There are many reasons to be emotional during the sale of your home while negotiating an offer. Change is difficult. You’re making a big decision and selling the largest asset you own. You have an offer but don’t know whether to accept, counter, or refuse it. How do you navigate the deal.
Your home is one of many comparable properties, and likely not the only house buyers are willing to consider, so if your offer falls through they likely have another choice lined up.
Will negotiating with prospective buyers over the appliances or $5,000 below your bottom line be worth it? Here are some things to consider when deciding if they should accept less:
Are you making an emotional decision? We apply sentimental value to our houses; after all we lived, laughed, and loved there. Remember it’s not personal – this is a business transaction.
Can you accept and move on financially? If you have debt on the property, consider whether your bottom line is a want vs. a need. It’s important to be realistic about your property’s current market value. Your property is not be confused with a bank. If you used its equity to service other debt, chances are, you won’t get that money back when it comes time to sell. And if you over improved your home with pricey features you might not recoup that investment either.
What is it costing you to keep your property on the market? Beyond the cost of interest, taxes, utility costs, and maintenance to stay in the house – add to that the emotional stress, an offer you have on another property (while you’re waiting to sell yours), a need to relocate for work, or desire for change.
Jekyll and Hyde – The Split Personalities of Dual Representation in Real Estate
You scour the listings, go to open houses, and hunt for a place to call your own. Real estate isn’t the easiest world to navigate and talking to listing agents has made you realize they’re in it to sell that house for the seller. So, you hire a real estate agent to represent your interests as a buyer.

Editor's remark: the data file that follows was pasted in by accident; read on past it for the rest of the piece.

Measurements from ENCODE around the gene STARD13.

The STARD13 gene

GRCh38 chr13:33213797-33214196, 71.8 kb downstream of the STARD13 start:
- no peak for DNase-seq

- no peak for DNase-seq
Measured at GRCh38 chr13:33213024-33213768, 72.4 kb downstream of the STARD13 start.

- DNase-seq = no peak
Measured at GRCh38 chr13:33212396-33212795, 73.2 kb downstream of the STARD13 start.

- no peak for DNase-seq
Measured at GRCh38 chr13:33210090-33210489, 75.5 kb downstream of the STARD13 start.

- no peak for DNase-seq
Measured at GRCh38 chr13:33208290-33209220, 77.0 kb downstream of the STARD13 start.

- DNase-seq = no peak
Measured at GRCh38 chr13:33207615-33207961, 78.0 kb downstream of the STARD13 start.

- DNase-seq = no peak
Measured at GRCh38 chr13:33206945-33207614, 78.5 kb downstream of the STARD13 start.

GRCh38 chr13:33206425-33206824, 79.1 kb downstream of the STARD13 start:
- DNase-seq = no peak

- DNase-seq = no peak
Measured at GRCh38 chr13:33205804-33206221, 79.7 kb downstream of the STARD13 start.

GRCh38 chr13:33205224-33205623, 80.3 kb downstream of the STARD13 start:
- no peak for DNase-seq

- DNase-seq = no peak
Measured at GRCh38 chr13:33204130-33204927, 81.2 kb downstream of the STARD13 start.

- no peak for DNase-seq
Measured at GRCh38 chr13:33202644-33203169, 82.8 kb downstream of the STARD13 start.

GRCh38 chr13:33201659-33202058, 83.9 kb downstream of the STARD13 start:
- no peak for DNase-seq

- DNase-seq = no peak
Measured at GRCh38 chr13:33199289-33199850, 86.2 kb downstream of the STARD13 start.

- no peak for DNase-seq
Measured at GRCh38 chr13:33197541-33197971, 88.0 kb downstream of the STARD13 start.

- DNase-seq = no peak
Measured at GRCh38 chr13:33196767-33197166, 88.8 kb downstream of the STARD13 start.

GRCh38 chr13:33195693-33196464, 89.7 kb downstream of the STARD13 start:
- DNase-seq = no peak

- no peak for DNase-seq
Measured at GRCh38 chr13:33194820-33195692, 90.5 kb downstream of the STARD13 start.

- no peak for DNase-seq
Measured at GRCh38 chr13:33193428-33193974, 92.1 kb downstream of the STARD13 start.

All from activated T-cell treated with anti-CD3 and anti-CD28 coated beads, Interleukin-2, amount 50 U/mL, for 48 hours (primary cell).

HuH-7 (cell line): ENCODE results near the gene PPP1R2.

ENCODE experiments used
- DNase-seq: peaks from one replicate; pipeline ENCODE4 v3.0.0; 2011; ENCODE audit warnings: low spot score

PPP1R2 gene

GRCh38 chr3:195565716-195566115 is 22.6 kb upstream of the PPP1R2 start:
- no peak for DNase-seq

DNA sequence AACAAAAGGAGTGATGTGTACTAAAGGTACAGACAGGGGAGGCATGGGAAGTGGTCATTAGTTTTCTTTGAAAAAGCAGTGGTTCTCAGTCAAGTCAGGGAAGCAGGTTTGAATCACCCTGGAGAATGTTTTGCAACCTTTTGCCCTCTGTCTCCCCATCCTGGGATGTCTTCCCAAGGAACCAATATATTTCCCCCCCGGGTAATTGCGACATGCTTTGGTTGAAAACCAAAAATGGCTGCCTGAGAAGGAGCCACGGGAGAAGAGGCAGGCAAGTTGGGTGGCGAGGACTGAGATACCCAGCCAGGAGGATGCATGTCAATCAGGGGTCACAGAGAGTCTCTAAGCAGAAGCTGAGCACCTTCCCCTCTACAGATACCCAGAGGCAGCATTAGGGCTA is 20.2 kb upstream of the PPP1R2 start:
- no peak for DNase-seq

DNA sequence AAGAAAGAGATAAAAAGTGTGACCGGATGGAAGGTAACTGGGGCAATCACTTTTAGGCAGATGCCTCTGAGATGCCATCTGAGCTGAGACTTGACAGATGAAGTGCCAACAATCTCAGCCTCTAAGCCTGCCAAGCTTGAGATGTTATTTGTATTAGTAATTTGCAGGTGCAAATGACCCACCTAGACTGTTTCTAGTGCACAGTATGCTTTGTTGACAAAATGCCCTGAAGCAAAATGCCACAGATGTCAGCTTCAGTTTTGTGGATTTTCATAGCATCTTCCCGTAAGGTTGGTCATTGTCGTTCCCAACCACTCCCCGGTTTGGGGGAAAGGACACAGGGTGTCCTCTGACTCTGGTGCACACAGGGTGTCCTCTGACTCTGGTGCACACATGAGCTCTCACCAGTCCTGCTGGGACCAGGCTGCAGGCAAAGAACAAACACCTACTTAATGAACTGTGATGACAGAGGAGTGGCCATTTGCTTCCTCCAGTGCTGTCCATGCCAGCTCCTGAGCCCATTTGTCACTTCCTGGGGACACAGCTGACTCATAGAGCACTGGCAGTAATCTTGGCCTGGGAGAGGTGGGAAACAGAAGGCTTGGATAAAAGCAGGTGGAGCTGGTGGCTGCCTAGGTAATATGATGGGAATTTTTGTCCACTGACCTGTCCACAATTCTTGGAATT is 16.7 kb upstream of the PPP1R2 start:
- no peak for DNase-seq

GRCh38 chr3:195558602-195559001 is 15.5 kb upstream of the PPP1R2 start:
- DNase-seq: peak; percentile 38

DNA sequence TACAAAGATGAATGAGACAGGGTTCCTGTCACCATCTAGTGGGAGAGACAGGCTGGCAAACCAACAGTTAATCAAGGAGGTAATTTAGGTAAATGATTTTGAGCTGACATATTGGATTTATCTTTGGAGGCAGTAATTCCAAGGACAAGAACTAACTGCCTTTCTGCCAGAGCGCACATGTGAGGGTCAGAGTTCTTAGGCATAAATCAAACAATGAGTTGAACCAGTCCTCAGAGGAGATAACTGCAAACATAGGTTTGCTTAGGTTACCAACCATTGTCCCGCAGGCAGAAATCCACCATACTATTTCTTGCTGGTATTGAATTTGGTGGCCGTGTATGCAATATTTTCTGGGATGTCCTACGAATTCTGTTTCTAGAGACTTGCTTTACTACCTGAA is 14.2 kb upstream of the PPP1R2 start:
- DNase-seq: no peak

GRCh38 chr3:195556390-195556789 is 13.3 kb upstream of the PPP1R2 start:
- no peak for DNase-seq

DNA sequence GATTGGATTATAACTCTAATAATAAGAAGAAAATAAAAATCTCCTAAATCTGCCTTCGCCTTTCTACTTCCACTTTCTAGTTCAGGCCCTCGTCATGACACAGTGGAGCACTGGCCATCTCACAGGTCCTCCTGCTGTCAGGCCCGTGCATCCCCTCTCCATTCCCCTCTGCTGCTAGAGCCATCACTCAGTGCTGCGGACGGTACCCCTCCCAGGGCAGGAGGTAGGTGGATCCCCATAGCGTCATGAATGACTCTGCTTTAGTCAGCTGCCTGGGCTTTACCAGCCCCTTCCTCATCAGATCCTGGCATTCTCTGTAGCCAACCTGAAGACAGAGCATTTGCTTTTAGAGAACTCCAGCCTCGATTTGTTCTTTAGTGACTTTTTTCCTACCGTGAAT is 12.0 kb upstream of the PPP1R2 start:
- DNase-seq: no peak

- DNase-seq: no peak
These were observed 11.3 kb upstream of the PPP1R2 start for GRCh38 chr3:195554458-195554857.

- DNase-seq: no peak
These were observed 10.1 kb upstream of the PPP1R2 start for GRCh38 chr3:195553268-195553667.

Finally your dream house presents itself and you’re ready to initiate an offer. There’s just one bump in the road…..The perfect house is listed by your agent’s brokerage. What does this mean to you, the seller, and agents?
Ideally, there should be four parties in a real estate transaction: buyer and agent, seller and agent. In the above scenario, one company is now working both sides of the same deal – this is called dual agency or multiple representation, and it can be a difficult situation or, if treated properly, can work out for all involved.
Dual agency can occur in two ways:
Two agents working for same brokerage, each representing a separate buyer and seller (as above). Or, one agent representing both buyer and seller (known as ‘double ending’). It is important to recognize that humans (even real estate agents) aren’t perfect and the potential for greed trumping “doing the right thing” just exists. If you find yourself in this situation it is key to double check every representation made to you to your own objective satisfaction. If you ever find yourself in a situation where an agency has both ends of the deal, or an agent, or a close relation does, be sure to remind yourself that knowing is far better than believing.
Multiple representation is legal in Ontario, but a disclosure form must be signed by both buyer and seller advising them of the agent/brokerage’s limitations. Dual agents are bound by law and ethics to treat both buyers and sellers honestly and fairly. The agent/brokerage is unable to provide financial duties to both parties and they can’t divulge confidential information about each party to the other.
If you do find yourself in that situation, be sure the details your contract are clear. Know what services they will be performing for you, how they are to be paid, and how conflicts will be rectified .
Looking to learn more about transparency and how this works? Contact the author at 613.676.4463 or e-mail firstname.lastname@example.org.